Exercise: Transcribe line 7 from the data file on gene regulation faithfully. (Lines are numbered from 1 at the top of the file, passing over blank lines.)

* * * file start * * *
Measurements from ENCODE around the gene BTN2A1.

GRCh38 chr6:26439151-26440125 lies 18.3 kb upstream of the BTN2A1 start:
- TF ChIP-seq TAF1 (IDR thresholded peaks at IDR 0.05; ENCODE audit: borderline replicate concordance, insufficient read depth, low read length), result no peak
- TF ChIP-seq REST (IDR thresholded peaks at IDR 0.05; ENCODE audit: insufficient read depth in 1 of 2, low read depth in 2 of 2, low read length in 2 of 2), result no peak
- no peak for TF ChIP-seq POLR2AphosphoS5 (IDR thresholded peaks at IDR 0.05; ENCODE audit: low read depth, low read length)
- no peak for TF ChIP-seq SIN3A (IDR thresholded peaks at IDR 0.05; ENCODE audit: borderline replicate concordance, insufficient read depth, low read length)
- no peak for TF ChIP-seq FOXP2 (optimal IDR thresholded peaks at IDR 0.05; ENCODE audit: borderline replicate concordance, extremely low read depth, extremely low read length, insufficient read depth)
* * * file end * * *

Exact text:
- no peak for TF ChIP-seq FOXP2 (optimal IDR thresholded peaks at IDR 0.05; ENCODE audit: borderline replicate concordance, extremely low read depth, extremely low read length, insufficient read depth)